One of the first rooms at the van Gogh Museum in Amsterdam houses a collection of his self-portraits and a timeline of his life. During van Gogh’s first two years in Paris, he painted 28 self-portraits. A wall text states that they “were not meant to show what he was like, but were exercises in colour, brush-work, and facial expression.”
A parallel distinction holds true for poetry — although even everyday language mistakes the author for the art, as in the question, “Have you read Lynn Melnick?” While no one would expect van Gogh’s eyebrows to be blue in reality, it’s easy to forget that the writer and the poem’s speaker are not the same. The speaker is a creation of language, what poet Mary Jo Bang has described as “a construct — sometimes a type, sometimes a ventriloquist’s doll dressed in clothes hand-sewn by the poet.”
The conflation of the poetic utterance and the author can be further complicated if the poet writes in the long shadow of confessionalism, a movement begun in the 1950s in which the boundary between private and public life was brought into question by poems that spoke explicitly about subjects such as relationships, mental health, and sex. Lynn Melnick’s poetry — particularly its themes of sexual abuse, rape culture, violence, sex work, and drug use — push the same boundary between public and private. Melnick has said, “I write about myself. And, yes, things were rough there for a while. But poetry is art, and I get to change details and employ metaphor and get kind of crazy with reality and thought.” So what’s wrong with thinking the real Lynn Melnick speaks in these poems? The problem with confusing poetry and biography is that, at best, the reader (or audience member at a reading) assumes intimate knowledge of the author that isn’t accurate; at worse, he or she assumes actual intimacy. Or the reader forgets the artistry entirely.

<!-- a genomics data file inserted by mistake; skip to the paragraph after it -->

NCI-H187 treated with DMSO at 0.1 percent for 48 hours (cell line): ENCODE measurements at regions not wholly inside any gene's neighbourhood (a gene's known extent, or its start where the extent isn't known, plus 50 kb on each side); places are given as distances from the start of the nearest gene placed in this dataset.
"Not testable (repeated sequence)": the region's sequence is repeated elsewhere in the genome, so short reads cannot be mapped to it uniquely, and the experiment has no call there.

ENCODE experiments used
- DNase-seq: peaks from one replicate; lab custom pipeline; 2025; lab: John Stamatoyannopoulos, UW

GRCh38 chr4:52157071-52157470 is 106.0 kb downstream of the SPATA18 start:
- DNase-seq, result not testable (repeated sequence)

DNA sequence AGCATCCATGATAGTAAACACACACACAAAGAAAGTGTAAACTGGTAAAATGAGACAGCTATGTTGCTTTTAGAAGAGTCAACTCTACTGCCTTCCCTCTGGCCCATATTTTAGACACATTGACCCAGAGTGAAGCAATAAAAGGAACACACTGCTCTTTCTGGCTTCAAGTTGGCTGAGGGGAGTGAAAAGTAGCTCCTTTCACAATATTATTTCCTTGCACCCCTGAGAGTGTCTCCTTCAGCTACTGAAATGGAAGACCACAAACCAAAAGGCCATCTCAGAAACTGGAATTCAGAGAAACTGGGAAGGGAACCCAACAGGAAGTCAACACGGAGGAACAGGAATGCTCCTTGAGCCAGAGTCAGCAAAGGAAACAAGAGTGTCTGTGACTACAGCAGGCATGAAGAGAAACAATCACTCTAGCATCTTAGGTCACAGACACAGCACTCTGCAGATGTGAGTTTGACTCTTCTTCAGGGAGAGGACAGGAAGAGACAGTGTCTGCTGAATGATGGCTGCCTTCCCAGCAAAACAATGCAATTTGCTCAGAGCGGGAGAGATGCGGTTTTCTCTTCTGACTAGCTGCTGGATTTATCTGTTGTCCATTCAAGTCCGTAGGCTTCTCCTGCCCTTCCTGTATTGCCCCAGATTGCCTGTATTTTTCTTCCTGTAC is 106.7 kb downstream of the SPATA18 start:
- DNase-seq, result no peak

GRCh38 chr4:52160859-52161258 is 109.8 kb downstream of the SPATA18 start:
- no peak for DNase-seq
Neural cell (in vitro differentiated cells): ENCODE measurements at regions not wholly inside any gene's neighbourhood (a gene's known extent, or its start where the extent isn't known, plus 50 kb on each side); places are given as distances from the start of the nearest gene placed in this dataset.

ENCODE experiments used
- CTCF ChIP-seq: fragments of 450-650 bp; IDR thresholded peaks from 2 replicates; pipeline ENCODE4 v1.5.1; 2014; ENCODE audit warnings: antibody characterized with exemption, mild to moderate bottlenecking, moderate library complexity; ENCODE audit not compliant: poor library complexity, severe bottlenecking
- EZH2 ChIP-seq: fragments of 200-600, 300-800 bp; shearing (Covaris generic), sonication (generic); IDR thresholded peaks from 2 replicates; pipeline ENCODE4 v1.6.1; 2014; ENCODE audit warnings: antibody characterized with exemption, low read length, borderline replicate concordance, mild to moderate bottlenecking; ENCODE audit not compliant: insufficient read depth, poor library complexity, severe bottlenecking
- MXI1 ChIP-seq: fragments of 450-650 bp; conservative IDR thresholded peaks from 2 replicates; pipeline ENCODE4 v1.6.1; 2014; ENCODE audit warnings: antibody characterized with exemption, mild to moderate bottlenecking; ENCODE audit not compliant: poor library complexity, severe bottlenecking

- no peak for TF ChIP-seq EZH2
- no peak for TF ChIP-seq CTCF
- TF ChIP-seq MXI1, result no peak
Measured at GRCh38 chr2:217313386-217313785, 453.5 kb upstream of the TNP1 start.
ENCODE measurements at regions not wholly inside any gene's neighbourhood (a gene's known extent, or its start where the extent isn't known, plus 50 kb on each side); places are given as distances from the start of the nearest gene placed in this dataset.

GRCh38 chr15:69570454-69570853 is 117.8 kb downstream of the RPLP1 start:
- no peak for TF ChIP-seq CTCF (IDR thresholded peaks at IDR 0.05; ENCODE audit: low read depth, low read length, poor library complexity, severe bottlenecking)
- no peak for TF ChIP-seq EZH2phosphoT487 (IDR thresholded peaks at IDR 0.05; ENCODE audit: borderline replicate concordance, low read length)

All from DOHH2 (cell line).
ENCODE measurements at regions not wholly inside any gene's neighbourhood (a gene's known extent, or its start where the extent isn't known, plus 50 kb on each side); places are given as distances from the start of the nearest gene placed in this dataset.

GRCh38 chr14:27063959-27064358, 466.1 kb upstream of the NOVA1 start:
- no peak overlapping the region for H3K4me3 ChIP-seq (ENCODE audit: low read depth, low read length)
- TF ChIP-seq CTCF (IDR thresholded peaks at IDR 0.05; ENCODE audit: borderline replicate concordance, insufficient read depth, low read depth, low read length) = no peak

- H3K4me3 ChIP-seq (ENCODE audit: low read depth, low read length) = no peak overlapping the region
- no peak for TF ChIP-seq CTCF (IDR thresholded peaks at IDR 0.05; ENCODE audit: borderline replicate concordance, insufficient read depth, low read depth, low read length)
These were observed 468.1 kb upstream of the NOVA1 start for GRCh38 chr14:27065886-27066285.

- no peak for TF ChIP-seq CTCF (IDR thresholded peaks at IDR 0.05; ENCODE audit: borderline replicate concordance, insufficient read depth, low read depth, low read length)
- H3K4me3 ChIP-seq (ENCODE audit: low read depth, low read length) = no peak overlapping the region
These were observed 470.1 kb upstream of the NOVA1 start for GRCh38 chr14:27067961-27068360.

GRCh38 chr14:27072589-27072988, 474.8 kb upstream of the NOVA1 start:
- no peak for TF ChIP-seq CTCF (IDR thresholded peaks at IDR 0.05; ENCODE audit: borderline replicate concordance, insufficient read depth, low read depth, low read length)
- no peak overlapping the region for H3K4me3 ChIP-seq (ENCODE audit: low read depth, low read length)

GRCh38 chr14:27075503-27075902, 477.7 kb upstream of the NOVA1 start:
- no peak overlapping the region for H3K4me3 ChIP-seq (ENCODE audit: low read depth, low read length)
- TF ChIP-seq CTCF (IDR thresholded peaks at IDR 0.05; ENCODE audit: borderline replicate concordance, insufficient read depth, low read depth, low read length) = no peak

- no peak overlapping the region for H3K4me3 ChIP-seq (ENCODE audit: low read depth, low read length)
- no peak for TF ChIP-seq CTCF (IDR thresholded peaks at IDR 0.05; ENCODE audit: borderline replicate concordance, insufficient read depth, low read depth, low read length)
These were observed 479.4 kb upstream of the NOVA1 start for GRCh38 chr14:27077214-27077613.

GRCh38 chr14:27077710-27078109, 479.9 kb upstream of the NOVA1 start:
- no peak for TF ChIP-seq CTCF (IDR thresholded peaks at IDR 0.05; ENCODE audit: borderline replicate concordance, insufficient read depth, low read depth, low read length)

In Lynn Melnick’s Landscape with Sex and Violence, twenty-two of the poem titles follow the “Landscape with X and Y” formula — for example, “Landscape with Thesaurus and Awe”; “Landscape with Citrus and Centuries”; “Landscape with Fangs and Seaweed.” Another twelve poems are interspersed between the landscapes with titles like “One Sentence about Los Angeles,” “Historical Accuracy,” and “Some Ideas for Existing in Public.” By using painting as an organizing principle, the seemingly autobiographical details are likened to brushwork, helping the reader separate the work from the artist. The “I” in these poems is representational, yes, but we can see the poems for what they are: fragments of experience threaded through an artistic vision.
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